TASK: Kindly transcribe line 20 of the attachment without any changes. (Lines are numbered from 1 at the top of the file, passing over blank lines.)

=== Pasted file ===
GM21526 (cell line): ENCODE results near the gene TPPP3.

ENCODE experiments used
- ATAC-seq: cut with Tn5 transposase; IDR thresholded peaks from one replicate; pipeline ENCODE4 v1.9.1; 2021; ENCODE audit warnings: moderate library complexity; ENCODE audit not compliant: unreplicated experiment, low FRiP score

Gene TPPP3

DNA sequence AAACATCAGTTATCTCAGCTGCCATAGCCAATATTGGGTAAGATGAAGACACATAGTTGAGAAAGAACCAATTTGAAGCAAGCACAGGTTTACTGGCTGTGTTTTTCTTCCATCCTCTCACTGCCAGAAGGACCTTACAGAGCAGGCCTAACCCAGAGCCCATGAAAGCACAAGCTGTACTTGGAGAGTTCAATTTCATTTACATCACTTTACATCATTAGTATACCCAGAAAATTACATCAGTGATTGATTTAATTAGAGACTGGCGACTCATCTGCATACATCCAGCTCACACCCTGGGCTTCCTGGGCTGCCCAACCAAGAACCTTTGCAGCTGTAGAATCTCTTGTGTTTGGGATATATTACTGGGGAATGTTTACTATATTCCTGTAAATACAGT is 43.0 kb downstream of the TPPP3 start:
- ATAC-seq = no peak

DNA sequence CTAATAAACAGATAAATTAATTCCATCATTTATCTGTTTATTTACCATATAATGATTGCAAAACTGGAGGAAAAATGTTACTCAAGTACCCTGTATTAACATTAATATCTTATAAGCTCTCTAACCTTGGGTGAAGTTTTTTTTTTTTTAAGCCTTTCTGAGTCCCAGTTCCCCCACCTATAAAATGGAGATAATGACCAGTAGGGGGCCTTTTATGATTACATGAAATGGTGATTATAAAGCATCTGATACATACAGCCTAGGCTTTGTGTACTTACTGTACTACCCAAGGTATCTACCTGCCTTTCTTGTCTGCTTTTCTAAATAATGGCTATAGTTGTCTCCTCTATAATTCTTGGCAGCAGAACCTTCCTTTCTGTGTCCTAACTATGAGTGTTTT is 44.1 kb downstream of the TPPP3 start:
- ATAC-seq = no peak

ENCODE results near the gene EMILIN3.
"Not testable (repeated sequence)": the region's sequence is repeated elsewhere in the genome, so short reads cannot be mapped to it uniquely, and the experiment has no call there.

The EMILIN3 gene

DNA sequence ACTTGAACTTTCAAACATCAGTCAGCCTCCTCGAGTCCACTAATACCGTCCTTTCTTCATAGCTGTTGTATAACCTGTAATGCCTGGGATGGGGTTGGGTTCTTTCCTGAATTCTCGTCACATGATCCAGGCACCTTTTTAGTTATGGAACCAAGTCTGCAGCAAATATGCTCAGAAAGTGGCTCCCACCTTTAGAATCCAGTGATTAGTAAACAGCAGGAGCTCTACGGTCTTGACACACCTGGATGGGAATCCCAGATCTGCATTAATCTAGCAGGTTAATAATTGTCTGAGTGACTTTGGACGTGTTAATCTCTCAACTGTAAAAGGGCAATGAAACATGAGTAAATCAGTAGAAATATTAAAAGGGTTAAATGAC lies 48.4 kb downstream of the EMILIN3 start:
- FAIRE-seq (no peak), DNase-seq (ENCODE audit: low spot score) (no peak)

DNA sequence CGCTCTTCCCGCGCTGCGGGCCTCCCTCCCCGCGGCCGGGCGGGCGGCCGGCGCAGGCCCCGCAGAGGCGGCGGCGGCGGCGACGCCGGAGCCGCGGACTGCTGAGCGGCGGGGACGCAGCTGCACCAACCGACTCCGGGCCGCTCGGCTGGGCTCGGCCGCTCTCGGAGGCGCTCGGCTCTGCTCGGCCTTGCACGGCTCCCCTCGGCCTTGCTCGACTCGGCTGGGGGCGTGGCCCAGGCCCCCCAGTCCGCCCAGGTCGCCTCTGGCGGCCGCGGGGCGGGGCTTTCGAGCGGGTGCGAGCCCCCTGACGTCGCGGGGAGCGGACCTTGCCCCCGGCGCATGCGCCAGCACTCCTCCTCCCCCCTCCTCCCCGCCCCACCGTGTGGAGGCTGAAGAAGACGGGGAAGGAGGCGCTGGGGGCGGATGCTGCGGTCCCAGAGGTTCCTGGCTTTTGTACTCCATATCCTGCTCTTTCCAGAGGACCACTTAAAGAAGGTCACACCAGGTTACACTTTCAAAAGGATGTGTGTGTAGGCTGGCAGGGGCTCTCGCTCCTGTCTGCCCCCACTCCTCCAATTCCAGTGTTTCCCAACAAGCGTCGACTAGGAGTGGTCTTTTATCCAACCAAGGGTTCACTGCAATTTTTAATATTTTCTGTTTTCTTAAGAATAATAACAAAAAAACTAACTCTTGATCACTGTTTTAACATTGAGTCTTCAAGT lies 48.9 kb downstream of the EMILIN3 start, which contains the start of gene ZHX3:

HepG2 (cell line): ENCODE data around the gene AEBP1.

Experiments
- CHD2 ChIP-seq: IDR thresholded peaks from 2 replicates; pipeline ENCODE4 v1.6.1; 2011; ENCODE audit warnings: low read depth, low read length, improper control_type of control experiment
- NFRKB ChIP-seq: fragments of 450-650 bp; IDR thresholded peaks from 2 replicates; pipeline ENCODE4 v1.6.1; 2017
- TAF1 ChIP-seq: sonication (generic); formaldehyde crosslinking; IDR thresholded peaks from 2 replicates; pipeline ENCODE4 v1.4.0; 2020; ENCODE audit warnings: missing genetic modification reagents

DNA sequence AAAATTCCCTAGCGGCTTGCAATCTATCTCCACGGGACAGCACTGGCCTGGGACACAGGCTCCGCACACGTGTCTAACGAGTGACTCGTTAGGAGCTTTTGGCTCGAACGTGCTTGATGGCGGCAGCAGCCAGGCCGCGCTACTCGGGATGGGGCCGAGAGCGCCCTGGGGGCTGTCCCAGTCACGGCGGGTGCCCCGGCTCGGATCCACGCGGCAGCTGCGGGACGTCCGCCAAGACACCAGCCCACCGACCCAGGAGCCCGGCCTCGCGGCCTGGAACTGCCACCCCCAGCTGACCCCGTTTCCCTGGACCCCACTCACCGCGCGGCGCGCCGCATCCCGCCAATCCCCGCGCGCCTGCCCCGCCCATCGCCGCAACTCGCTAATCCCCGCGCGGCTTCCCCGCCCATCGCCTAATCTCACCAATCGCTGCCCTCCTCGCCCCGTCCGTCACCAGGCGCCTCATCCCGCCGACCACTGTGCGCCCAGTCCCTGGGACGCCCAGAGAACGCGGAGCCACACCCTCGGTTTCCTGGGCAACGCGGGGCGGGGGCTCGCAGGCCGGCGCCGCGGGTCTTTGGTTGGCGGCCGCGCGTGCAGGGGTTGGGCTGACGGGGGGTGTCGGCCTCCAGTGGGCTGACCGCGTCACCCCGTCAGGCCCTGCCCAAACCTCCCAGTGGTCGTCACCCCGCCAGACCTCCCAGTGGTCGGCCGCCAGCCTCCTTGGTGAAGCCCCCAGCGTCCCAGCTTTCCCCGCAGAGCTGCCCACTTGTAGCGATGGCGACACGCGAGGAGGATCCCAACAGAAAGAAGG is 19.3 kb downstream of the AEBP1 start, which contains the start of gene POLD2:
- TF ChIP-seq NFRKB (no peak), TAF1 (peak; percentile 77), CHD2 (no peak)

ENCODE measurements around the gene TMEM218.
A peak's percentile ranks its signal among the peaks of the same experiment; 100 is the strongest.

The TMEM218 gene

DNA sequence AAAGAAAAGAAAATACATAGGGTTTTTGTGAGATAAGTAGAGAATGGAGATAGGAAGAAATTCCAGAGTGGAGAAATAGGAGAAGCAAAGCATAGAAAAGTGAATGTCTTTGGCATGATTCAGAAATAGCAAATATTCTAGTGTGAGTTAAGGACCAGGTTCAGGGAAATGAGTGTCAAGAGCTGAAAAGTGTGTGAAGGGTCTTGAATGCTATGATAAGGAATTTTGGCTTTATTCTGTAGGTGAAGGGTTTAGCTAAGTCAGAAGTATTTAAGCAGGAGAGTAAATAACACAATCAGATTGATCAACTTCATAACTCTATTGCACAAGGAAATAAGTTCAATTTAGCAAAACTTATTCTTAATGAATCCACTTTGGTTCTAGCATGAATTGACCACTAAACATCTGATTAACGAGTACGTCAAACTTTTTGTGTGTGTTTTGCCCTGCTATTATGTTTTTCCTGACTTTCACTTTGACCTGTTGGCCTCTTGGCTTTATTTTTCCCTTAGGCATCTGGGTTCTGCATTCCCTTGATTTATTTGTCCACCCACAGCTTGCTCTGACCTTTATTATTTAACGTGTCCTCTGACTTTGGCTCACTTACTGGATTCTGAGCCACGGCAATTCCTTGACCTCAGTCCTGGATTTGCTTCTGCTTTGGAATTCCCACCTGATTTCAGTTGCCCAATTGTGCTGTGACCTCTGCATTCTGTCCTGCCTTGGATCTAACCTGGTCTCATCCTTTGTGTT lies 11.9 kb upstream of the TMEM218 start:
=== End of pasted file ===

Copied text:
DNA sequence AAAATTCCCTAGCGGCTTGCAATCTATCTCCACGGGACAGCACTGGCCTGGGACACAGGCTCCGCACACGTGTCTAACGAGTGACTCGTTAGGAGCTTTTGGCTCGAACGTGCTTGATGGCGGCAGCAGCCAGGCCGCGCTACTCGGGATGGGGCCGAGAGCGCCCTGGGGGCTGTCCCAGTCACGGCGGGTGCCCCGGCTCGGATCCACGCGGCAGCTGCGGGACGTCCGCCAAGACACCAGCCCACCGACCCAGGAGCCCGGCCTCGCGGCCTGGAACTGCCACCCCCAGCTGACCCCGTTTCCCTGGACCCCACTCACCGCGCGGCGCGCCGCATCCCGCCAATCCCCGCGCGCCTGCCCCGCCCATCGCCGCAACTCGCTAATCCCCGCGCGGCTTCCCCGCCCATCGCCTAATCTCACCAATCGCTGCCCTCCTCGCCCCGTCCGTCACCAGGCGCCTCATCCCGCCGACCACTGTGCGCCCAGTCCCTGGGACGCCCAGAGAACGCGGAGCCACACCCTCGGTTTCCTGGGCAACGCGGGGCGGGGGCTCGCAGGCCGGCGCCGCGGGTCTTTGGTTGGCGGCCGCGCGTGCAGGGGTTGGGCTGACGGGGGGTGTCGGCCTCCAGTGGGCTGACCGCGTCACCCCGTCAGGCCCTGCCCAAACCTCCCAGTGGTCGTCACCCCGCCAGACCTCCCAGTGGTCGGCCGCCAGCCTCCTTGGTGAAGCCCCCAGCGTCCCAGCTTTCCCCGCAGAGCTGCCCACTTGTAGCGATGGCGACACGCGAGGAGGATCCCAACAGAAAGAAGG is 19.3 kb downstream of the AEBP1 start, which contains the start of gene POLD2: